Easter special: Cars that look like eggs (ranked by eggyness)

Image of James Kelly
Author: | Updated: 27 Mar 2024 09:29

Easter has crept up on us quite early this year, but we’ve managed to scramble together some egg-cellent content just in time. Cars that look like eggs? You must be yolking right?

Easter egg cars

But no, our list proves that egg-shaped vehicles might be more common than you think. We had a cracking time in the office rating their eggyness.

Without further ado, here’s the top five cars that look like eggs just in time for Easter – ranked by eggyness.

5. Citroen Xsara Picasso


Think back to a time before the Qashqai. Back in the early 2000s, it was the once ubiquitous MPV or multi-purpose vehicle that reigned supreme. And if there was ever a car that defined this segment, it was the Citroen Xsara Picasso.

More recently a favourite of Ronnie Pickering, the Xsara Picasso was actually quite an interesting design when it came out. With removable rear seats and even a foldable shopping basket in the boot, it was a family favourite for more than a decade.

Its roomy interior came courtesy of a rather bulbous – and in our opinion quite eggy – silhouette. More than worthy of a place on our list of the eggiest cars.

4. Nissan Micra K12

Nissan Micra

It seems the early noughties were a great time if you wanted an egg-shaped car, with the K12 version of the Nissan Micra offering some very curvaceous lines. Available with a range of economical engines, it was one of the most affordable new cars on the market – and very popular it was too.

It’s long since been replaced with a more angular and modern model though, with production of the K12 (aka the eggiest Micra of them all) ending in 2010.

3.Mitsubishi i-MiEV


As post 2000 egg-shaped cars go though, it’s the Mitsubishi i-MiEV that must take the prize, and comes in at third on our list. Introduced in 2009, it was originally a Japanese Kei car and also spawned in the UK under the guise of the Peugeot iOn and Citroen C-Zero.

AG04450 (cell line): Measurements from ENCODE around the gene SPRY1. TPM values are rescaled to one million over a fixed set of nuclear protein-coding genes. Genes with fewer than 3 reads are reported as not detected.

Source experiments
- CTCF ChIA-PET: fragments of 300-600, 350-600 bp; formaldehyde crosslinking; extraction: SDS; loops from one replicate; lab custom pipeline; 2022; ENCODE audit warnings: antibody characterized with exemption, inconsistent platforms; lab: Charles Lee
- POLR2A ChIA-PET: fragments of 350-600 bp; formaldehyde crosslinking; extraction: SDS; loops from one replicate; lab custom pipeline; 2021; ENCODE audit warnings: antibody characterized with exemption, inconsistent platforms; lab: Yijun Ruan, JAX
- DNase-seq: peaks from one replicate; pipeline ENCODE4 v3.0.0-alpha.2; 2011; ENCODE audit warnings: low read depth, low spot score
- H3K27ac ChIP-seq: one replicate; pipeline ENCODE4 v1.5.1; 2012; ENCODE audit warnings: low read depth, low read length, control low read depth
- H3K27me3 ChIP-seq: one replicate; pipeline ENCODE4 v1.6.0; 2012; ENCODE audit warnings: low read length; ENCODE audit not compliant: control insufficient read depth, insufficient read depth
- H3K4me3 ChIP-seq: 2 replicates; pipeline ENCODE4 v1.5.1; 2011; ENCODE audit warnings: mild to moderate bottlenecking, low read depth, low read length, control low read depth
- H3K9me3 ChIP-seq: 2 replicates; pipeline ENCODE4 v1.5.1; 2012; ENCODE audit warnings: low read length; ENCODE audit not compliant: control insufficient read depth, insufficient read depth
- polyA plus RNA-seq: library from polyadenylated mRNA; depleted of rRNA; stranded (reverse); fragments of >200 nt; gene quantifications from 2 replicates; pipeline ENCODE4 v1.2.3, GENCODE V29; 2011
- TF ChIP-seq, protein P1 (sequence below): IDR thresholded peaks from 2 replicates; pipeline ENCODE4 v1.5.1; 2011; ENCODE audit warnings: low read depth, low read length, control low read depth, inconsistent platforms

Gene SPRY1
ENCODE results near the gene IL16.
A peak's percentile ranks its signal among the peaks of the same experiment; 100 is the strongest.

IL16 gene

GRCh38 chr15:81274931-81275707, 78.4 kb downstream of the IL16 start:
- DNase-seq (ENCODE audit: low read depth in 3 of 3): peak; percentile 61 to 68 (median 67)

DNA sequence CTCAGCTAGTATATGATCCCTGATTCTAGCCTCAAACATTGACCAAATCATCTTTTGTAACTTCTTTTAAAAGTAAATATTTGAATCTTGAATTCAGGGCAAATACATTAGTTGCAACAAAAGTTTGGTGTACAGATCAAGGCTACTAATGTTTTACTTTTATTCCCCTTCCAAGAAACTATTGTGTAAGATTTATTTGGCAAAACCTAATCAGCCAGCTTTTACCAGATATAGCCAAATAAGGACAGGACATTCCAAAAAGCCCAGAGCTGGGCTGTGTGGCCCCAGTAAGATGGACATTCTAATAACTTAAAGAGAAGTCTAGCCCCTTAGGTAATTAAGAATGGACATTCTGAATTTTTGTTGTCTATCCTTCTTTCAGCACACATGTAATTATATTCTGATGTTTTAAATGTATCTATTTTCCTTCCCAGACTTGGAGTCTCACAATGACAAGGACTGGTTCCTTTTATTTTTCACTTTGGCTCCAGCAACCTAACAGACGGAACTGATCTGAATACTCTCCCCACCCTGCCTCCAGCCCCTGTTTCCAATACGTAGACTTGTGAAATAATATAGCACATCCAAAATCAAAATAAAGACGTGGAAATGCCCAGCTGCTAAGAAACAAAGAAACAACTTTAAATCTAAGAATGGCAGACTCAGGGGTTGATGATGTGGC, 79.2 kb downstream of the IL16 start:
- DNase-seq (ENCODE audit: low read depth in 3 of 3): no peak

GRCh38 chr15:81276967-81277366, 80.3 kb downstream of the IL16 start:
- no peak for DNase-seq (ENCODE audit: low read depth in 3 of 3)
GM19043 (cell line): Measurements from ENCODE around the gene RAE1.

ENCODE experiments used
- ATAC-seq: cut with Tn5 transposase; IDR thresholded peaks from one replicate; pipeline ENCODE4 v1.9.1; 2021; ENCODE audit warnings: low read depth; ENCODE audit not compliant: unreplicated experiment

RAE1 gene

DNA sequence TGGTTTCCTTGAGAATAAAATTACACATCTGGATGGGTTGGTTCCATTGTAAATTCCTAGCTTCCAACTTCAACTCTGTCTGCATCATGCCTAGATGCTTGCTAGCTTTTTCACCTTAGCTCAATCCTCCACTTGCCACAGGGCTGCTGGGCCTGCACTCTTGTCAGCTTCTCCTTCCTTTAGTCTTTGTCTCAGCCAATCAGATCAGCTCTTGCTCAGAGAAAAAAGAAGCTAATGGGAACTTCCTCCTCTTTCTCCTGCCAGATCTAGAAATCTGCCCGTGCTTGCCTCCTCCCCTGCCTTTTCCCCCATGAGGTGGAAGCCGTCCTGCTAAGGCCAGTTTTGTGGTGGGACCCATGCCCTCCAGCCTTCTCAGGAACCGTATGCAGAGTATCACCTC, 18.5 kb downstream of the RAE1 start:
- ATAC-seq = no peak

It’s hard to believe just how far electric vehicles have come in the last decade. Its range of just 60 miles might have had something to do with a slow uptake in the UK. Or it could just be the fact that it looked like a boiled egg.

2. ISO Isetta

ISO Isetta

For the eggiest of cars though, we’ve got to go back in the pages of history to post-war Europe. At the end of the Second World War, there were lots of manufacturers that created weird and wonderful vehicles to help get Europe back on the road.

Half motorcycle and half car, some of these vehicles had more than a passing resemblance to an egg. The most successful of the post-war microcars – and arguably the eggiest – was the BMW Isetta. It came with a 10hp two-stroke motor and was available in three- and four-wheel form.

0 to 30mph? That took around 50 seconds. 0 to 60mph? Impossible. Top speed was around 52mph. Interestingly, the Isetta was badged as a BMW in Germany and it was essentially the genesis of the modern BMWs we see today.

1. L’œuf electrique

oeuf electrique

The Oeuf Electrique literally translates as the Electric Egg, so it’s only right that we crown this odd French contraption as the eggiest car on our list. It might be questionable whether this thing actually constitutes a car though.

It was actually designed by a futuristic designer named Paul Arzens in 1940s. With petrol at a premium in occupied France, Arzen presented this fully electric microcar to the world in 1942, and could be seen zipping around Paris.

Only one model survives, but it’s unquestionably egg-shaped. It seems Arzens was on to something too; while they might not be formed like an egg and made entirely of plexiglass, the likes of the Citroen Ami now offer a small, petrol-free alternative for transportation in busy cities.

Bonus egg content

As an extra Easter treat, we wracked our brains to bring you a few more egg-cellent egg-related car facts, however tenuous. How egg-citing.

Porsche’s flawed fried eggs


The Porsche 996 hatched in 1997, and brought with it one of the biggest (and most controversial) styling changes the 911 ever had: a flush set of headlights incorporating the indicator. Porsche purists generally scorn the 996 today, and a lot of it has to do with what became known as its fried egg headlights.

After a year or two, they removed the orange section of the indicator, but the name had stuck. It might have been an attempt to modernise, but it was so unpopular that Porsche relented and, with the arrival of the 997 in 2004, the headlights went back to their classically round design.

Ploughed fields and French peasants


No list of egg-related cars would be complete without an honourable mention of the Citroen 2CV. It looks more like a snail than anything else, but this was a car designed with the safety of eggs very much in mind.

Designed to deal with the rutted roads and rough fields of post-war France, the designers created a unique suspension that would enable the driver to carry a basket of eggs across rough terrain, safe in the knowledge they won’t be broken.

If you’re looking of a way to get those Easter eggs home, this might be the car for you.

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